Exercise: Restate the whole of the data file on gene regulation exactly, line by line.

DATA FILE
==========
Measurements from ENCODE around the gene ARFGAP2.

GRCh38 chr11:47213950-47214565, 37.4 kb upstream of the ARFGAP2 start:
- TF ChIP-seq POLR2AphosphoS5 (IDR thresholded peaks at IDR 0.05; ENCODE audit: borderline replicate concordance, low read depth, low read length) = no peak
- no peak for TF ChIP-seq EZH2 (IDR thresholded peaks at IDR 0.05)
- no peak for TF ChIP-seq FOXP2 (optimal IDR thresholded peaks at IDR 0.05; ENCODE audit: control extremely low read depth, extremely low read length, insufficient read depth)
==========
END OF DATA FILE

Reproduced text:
Measurements from ENCODE around the gene ARFGAP2.

GRCh38 chr11:47213950-47214565, 37.4 kb upstream of the ARFGAP2 start:
- TF ChIP-seq POLR2AphosphoS5 (IDR thresholded peaks at IDR 0.05; ENCODE audit: borderline replicate concordance, low read depth, low read length) = no peak
- no peak for TF ChIP-seq EZH2 (IDR thresholded peaks at IDR 0.05)
- no peak for TF ChIP-seq FOXP2 (optimal IDR thresholded peaks at IDR 0.05; ENCODE audit: control extremely low read depth, extremely low read length, insufficient read depth)